Express $1 + \frac {1}{2} \binom{n}{1} + \frac {1}{3} \binom{n}{2} + \dotsb + \frac{1}{n + 1}\binom{n}{n}$ in a simplifed form

I need to express $$1 + \frac {1}{2} \binom{n}{1} + \frac {1}{3} \binom{n}{2} + \dotsb + \frac{1}{n + 1}\binom{n}{n}$$ in a simplified form.

So I used the identity $$(1+x)^n=1 + \binom{n}{1}x + \binom{n}{2}x^2 + \dotsb + \binom{n}{n}x^n$$
Now on integrating both sides and putting $x=1$.

I am getting $$\frac{2^{n+1}}{n+1}$$ is equal to the given expression.But the answer in my book is $$\frac{2^{n+1}-1}{n+1}.$$
Where does that -1 term in the numerator come from?

Solutions Collecting From Web of "Express $1 + \frac {1}{2} \binom{n}{1} + \frac {1}{3} \binom{n}{2} + \dotsb + \frac{1}{n + 1}\binom{n}{n}$ in a simplifed form"

$$\int^{1}_{0} (1+x)^n dx=\frac{(1+x)^{n+1}}{n+1}\bigg|^{1}_{0}=\frac{(1+1)^{n+1}-(1+0)^{n+1}}{n+1}=\frac{2^{n+1}-1}{n+1}$$

With indefinite integrals, there is always a constant of integration walking around. Hence, we use definite integrals so that the equality is kept.

Note that $\Large {{n+1}\choose {k+1}}=\frac{(n+1)!}{(n-k)!(k+1)!}$

$\Large =\frac{n+1}{k+1}\frac{n!}{(n-k)!k!}=\frac{n+1}{k+1}{n\choose k}$, $\quad$ which holds for all positive integers $k\leq n$.

Let $S$ be the sum of the given series.

Then, $S=\displaystyle\sum_{k=0}^{n}\frac{1}{k+1}{n\choose k}=\frac{1}{n+1}\displaystyle\sum_{k=0}^{n}\frac{n+1}{k+1}{n\choose k}$

$=\frac{1}{n+1}\displaystyle\sum_{k=0}^{n}{{n+1}\choose {k+1}}$

$=\frac{1}{n+1}\left [\displaystyle\sum_{k=0}^{n+1}{{n+1}\choose k}-1\right ]$

$=\frac{1}{n+1}\left (2^{n+1}-1\right )$

Among $n+1$ people, a subset is randomly selected (i.e., each person will be in the subset or not with probability $1/2$). Then one person in the subset (if it is nonempty) is selected at random to win a prize. What’s the probability that I (one of the $n+1$ people) win it?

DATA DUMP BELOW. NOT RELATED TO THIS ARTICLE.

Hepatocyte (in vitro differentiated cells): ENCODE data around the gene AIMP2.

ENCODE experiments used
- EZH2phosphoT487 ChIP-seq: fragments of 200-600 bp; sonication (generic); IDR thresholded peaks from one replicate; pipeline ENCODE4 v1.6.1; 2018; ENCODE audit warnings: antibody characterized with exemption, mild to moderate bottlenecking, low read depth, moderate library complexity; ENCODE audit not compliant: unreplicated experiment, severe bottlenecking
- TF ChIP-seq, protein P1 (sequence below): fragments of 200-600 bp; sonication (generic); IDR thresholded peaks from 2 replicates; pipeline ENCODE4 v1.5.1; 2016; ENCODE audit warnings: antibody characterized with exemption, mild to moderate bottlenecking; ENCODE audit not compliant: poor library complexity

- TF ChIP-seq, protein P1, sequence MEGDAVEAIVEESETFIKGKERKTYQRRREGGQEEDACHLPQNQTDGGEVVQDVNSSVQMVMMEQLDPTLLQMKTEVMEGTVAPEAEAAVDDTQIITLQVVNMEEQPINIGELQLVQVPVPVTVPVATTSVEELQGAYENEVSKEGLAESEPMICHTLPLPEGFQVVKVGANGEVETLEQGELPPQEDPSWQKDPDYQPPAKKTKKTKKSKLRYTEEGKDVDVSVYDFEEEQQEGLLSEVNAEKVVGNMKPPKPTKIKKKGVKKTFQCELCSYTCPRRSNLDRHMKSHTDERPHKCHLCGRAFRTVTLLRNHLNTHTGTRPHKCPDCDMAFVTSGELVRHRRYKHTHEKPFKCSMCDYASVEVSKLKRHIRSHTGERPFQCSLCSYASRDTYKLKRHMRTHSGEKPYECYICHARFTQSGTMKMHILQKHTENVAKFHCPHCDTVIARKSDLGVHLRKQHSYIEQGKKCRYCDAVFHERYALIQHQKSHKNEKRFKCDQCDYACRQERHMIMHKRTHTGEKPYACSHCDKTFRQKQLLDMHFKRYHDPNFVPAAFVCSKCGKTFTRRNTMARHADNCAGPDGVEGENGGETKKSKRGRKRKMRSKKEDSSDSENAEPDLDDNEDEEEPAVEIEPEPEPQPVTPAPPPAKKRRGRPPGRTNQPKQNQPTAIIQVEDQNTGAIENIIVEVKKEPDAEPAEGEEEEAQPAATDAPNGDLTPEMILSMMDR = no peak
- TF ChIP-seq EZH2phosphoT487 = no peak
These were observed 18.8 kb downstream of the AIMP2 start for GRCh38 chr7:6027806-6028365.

There are $\binom{n}{k}$ ways to pick a subset of size $k+1$ that contains me; the probability of that subset is $\frac{1}{2^{n+1}}$, and the probability that I am the one selected is $\frac{1}{k+1}$. So the desired probability is
\frac{1}{2^{n+1}} \sum_{k=0}^n \frac{1}{k+1} \binom{n}{k}. \tag{1}
On the other hand, everyone out of the $n+1$ has an equal chance of winning, and there is only a $\frac{1}{2^{n+1}}$ chance of no one being selected, so the probability is
\frac{2^{n+1} – 1}{2^{n+1}} \cdot \frac{1}{n+1}. \tag{2}
Thus (1) and (2) are equal, and if we multiply by $2^{n+1}$ we get
\sum_{k=0}^n \frac{1}{k+1} \binom{n}{k}
= \frac{2^{n+1} – 1}{n+1}.

Remember when you integrate both sides, there will be the constant of integration. You need to first find this constant of integration. That’s where the $-1$ comes from. In actual fact, it is $\frac{-1}{n+1}$ but looks like $-1$ because it’s been absorbed into the numerator.

You may like to try $x=0$ to find this $+C$ value…